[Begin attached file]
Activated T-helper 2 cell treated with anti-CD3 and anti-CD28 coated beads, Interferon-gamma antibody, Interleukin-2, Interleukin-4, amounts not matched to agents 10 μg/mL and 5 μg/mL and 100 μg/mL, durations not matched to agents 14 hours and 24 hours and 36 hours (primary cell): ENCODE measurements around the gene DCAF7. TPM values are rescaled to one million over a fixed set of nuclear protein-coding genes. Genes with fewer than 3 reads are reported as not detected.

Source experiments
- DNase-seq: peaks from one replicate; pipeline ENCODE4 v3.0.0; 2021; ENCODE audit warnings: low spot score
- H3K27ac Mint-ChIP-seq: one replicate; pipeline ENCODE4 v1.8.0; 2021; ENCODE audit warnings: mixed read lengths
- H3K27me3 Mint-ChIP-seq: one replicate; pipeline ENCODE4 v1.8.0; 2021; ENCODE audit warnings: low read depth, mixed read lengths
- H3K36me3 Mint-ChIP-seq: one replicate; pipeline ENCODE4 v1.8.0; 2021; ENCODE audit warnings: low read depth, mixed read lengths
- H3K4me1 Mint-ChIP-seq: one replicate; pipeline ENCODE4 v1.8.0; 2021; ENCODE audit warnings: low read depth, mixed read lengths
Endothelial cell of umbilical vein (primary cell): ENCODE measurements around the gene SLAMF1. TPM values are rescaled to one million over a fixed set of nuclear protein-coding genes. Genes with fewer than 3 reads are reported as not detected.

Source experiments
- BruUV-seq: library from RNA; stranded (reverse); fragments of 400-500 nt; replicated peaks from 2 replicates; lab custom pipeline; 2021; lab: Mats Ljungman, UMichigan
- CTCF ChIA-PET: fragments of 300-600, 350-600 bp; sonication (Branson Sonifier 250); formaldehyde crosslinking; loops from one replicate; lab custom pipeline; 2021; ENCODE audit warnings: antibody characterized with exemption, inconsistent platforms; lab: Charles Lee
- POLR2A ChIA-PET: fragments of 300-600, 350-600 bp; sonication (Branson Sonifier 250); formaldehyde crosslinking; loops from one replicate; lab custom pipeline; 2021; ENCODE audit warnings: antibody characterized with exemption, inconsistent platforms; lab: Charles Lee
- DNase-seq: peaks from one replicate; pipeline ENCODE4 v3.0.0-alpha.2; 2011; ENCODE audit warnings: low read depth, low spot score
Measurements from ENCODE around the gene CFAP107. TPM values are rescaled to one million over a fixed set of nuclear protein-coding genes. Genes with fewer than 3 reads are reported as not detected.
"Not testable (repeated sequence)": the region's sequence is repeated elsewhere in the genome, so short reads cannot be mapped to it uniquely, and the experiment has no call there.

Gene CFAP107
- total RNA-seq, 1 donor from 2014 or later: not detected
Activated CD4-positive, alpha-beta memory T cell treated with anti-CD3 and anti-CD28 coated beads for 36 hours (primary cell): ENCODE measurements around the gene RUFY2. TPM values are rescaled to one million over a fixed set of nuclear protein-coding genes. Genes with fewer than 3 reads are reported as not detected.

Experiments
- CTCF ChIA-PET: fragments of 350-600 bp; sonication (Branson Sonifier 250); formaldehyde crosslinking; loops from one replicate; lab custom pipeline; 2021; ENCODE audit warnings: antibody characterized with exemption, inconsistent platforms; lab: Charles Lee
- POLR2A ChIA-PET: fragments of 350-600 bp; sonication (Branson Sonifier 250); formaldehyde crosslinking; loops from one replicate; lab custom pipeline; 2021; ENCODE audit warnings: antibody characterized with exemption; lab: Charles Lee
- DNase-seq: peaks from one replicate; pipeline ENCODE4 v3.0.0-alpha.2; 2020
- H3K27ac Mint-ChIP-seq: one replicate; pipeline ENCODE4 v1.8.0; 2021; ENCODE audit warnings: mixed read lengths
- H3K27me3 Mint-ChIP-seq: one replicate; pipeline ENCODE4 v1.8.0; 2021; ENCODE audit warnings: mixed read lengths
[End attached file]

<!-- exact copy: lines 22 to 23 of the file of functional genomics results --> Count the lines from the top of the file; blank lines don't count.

- DNase-seq: peaks from one replicate; pipeline ENCODE4 v3.0.0-alpha.2; 2020
- H3K27ac Mint-ChIP-seq: one replicate; pipeline ENCODE4 v1.8.0; 2021; ENCODE audit warnings: mixed read lengths